Iluka nears Cataby completion amid mineral sands upswing

Heavy mineral concentrate stockpiles in Jacinth-Ambrosia operation

Iluka Resources has achieved strong results from its mineral sands operations in 2018, including a new production record for synthetic rutile.

It is good news for Iluka as the company plans to launch the $275 million Cataby project in Western Australia in the first quarter of 2019.

Iluka managing director Tom O’Leary said Cataby had entered the commissioning phase “on time and on budget”.

In addition to the Cataby development, Iluka also plans to shift its mining operations at Jacinth-Ambrosia (the world’s largest mineral sands operation), located in the Eucla Basin region of South Australia, from the Jacinth North area to the Ambrosia area in the fourth quarter of 2019.

It is also working on the Lanti and Gangama expansions in Sierra Leone for commissioning in mid-2019.

These two projects, along with some decommissioning works, are expected to contribute to an estimated $330 million capital expenditure for Iluka in 2019.

The company’s full-year revenue was up 22 per cent to $1.24 billion and earnings before interest, tax, depreciation and amortisation (EBITDA) was up 66 per cent to $600 million. The company also recorded net profit after tax of $304 million.

Iluka’s main products from its heavy mineral sands operations include zircon, rutile and synthetic rutile, which is primarily composed of the titanium compound ilmenite.

Zircon production was particularly strong for Iluka in 2018 at 349,000 tonnes, up 12 per cent on the previous year and around 5 per cent higher than its 330,000-tonne guidance.

The company also posted record synthetic rutile production of 220,000 tonnes from the SR2 kiln in Capel, Western Australia. This was the highest annual production recorded at SR2 since its launch in 1997.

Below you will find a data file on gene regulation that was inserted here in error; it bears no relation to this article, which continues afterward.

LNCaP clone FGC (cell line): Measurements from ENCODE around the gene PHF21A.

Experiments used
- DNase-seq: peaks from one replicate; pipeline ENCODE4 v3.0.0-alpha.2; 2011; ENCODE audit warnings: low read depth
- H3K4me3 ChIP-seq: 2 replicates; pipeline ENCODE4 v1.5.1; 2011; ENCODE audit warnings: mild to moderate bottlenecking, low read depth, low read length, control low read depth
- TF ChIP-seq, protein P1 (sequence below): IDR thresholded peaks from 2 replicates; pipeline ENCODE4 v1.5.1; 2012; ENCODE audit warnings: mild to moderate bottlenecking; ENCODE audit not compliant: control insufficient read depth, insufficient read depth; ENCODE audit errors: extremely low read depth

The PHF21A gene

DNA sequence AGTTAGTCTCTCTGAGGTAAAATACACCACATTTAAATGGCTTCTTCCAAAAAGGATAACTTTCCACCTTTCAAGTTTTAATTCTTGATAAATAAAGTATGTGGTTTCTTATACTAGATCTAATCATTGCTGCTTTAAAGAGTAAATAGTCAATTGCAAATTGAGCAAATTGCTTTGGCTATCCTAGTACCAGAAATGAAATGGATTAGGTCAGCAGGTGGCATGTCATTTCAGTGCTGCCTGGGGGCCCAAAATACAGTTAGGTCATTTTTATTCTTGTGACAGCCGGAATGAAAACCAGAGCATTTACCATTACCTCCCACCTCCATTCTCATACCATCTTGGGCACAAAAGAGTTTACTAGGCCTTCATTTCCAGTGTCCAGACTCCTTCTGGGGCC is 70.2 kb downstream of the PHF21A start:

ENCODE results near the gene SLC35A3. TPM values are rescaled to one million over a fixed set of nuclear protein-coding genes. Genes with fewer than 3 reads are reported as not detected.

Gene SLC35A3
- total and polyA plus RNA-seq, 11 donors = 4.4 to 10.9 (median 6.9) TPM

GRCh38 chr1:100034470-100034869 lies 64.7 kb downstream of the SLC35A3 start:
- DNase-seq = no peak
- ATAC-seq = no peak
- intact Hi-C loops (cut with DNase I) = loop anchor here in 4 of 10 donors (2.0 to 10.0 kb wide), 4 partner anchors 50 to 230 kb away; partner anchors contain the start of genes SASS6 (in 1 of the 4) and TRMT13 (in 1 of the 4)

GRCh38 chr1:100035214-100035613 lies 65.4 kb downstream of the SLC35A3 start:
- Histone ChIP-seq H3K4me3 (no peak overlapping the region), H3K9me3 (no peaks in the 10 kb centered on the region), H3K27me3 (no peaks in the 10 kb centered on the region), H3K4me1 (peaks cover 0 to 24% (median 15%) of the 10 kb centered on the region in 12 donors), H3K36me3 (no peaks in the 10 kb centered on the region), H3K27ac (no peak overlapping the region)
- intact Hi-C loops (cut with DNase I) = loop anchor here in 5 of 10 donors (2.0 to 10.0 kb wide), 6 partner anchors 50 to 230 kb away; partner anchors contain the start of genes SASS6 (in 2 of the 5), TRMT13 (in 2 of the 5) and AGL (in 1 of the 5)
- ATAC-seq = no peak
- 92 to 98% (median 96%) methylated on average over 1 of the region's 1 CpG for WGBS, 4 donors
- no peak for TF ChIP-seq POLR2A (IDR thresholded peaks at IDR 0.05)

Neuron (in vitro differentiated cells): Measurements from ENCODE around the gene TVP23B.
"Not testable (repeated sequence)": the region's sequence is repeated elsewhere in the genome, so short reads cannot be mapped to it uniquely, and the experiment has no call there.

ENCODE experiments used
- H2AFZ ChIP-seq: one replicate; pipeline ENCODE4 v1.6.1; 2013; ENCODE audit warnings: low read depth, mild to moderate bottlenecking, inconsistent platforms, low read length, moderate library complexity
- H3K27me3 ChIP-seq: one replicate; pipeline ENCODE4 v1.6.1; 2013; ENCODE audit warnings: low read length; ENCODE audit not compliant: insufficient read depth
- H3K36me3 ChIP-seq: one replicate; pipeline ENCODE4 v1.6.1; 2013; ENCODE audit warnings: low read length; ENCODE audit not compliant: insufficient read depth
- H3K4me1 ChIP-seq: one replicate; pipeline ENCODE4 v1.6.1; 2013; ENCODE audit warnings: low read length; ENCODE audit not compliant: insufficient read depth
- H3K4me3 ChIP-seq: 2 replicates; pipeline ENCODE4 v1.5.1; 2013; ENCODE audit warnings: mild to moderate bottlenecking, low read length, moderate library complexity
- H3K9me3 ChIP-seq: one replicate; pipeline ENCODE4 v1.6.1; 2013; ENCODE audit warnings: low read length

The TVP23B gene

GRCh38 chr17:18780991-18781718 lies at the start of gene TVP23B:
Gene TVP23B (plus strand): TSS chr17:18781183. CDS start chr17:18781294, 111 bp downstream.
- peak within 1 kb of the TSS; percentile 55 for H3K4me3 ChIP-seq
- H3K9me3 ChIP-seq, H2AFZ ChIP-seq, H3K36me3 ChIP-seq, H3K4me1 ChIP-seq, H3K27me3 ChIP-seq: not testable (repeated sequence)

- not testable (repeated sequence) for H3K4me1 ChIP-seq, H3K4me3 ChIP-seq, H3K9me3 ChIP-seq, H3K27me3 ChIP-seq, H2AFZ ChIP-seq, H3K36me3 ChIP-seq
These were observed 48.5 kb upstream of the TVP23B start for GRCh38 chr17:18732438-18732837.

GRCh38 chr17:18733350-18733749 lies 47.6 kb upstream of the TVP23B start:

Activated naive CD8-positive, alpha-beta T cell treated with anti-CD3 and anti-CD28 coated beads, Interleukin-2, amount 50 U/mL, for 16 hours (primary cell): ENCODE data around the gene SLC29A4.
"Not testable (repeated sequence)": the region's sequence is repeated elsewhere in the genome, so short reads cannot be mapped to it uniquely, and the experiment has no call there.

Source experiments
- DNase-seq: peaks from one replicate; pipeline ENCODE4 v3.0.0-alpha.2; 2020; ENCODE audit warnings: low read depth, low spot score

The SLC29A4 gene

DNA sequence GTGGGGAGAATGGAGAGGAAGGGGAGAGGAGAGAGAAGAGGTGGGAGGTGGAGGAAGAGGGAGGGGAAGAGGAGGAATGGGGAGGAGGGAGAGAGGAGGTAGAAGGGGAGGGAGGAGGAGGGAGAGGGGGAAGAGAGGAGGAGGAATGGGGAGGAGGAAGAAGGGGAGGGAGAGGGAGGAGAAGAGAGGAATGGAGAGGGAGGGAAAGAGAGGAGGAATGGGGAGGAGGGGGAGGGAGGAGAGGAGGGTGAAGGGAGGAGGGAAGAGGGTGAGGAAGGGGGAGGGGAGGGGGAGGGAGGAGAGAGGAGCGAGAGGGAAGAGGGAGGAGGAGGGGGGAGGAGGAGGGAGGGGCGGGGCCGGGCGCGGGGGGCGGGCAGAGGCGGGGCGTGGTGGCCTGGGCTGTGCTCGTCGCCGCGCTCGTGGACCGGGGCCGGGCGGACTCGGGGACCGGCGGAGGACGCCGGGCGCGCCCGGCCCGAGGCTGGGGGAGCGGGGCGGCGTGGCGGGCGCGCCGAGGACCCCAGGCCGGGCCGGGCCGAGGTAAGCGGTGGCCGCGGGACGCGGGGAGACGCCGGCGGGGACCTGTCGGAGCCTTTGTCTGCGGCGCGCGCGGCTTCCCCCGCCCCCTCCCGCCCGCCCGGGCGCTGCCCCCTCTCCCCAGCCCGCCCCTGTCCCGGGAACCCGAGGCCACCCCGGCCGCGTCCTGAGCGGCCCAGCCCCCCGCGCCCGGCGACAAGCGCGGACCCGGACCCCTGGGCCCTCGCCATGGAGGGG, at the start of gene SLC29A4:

However, natural rutile production was down 46 per cent to 163,000 tonnes. Iluka cited the closure of its processing facilities at Murray Basin and a strike at its Sierra Rutile operation in Sierra Leone as reasons for the dip.

Globally, zircon and rutile prices have been in the ascent due in part to tightened supply. Iluka’s weighted average price for zircon and rutile reflected this trend, increasing by 41 per cent to $US1351 a tonne and 21 per cent to $US952 a tonne respectively.

Also in line with this trend, the company’s sales of zircon, rutile and synthetic rutile were down by 7 per cent in 2018 “reflecting production constraints”.

“Iluka’s Australian operations performed exceptionally well in 2018. Annual production from the SR2 kiln in Western Australia was the highest it has ever been since the kiln was commissioned in 1997,” said O’Leary.

“At Jacinth-Ambrosia in South Australia and the Narngulu mineral separation plant in Western Australia, higher than expected ore grades and improved recoveries have helped the company to build stockpiles which will be used to smooth future production.”

The company announced a final dividend of 19 cents per share for the year.

To keep up to date with Australian Mining, subscribe to our free email newsletters delivered straight to your inbox. Click here.